Cut the clutter

M Gautham Machaiah Mar 10 2018, 21:22 IST
Embrace the zero-waste lifestyle

Weighed down by the trappings of modern life, a cross-section of the society is embarking on a journey back to the basics by uncluttering not just their physical environment, but also their body, mind and soul, and living a minimalistic existence to find solace in bare essentials. The past is the new future.

It is time to look over our shoulders because today's fashionable buzzwords - zero waste lifestyle, simple living, recycling of garbage - defined the way earlier generations lived, while most of rural India still subsists on a self-contained life.

For an average agrarian family, the land surrounding the house virtually represents the world, because it meets most of their daily needs. Depending on local conditions, all vegetables are grown in the backyard and consumed fresh, not refrigerated for a week; food waste feeds the livestock; milk comes straight from the udder, not in plastic packets; cow dung becomes gobar gas or manure; herbs in the vicinity cure common ailments; the family visits the weekly santhe or shandy only to purchase basic necessities which are not available in their immediate environs.

Such an idealistic life may be impossible to replicate in an urban setting, but many are making lifestyle changes, from growing vegetables organically on their terraces to ensuring that leftovers do not make their way to landfills, thereby contributing in their own little way to reducing the carbon footprint.

Says Bengaluru-based entrepreneur Divya Muthanna, "No wet waste leaves my house as even the discarded peel of vegetables and fruits have multiple uses when they are dried in the sun and powdered. I never use artificial colouring agents, instead preferring beetroot peel, which releases a vibrant hue; cauliflower and cabbage stem go into making soup broth; a concoction of pomegranate peel juice is used to cure stomach ailments; lemon rind serves as an excellent face pack; coconut fibre provides the base for my orchids, while crushed eggshells supply calcium to the plants; takeaway containers become pots for cactus. And any other remaining waste is converted to compost."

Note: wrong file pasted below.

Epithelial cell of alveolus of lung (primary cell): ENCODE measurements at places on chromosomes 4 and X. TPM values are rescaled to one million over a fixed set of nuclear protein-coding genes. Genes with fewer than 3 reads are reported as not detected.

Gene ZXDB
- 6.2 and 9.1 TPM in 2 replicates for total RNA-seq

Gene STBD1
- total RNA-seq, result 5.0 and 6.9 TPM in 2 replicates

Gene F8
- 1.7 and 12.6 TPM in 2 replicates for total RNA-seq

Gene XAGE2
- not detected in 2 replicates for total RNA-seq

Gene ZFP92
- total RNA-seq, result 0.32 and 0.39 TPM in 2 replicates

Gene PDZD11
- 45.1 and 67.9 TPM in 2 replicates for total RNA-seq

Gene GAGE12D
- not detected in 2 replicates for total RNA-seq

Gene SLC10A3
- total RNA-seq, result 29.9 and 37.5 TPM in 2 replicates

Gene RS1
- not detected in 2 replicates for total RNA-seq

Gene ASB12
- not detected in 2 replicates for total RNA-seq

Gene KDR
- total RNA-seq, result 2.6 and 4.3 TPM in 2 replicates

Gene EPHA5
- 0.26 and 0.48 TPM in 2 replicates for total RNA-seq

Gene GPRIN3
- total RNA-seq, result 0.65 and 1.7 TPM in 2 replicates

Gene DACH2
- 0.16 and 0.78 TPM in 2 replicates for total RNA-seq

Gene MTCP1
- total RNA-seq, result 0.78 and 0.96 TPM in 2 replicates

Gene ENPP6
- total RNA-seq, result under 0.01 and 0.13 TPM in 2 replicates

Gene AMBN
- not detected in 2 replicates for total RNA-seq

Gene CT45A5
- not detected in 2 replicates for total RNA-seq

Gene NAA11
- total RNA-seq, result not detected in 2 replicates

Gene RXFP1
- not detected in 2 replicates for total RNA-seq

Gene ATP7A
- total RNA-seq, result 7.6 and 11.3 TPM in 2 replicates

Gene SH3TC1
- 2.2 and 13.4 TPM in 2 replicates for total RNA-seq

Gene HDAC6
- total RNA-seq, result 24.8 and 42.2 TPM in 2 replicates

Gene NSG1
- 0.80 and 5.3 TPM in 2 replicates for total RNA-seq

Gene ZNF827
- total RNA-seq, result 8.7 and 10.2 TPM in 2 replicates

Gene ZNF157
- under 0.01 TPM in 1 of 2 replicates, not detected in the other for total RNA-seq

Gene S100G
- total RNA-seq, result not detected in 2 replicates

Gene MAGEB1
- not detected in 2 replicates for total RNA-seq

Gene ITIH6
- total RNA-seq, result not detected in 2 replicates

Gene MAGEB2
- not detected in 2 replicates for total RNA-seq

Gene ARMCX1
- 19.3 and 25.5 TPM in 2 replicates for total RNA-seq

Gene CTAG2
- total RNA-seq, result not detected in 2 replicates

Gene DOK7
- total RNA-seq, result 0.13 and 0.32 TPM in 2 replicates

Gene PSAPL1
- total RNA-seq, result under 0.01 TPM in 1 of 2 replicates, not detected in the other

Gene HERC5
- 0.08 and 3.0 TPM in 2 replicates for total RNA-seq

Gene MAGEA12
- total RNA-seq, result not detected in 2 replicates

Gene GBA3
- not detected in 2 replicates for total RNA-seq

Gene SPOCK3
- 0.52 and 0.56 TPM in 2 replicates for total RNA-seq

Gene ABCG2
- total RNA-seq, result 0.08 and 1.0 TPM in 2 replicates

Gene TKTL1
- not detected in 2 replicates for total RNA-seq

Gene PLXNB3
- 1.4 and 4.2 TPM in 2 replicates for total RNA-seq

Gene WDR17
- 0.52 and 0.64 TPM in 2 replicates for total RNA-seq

While 'waste-free' homes are steadily becoming a trend, people are also increasingly watchful of what they eat. International athlete and Arjuna award winner Reeth Abraham explains, "I make a conscious effort to eat fresh, eat right, and eat enough. While preferring natural foods, I avoid anything that is processed, packaged or preserved. Carbonated drinks are a strict no, and I consume a lot of water to flush out toxins. A healthy diet and regular exercise also help me maintain a positive attitude."

In her book Indian Super Foods, celebrity nutritionist Rujuta Diwekar advocates that we follow our grandmother's wisdom when it comes to food habits, and not ape Western trends as we live in a different climate with unique bodily needs. "The secret foods for health, vitality and weight loss are in our own kitchens and backyards. Eating locally grown food not only ensures health for individuals but also keeps small farmers in business and encourages ecological diversity."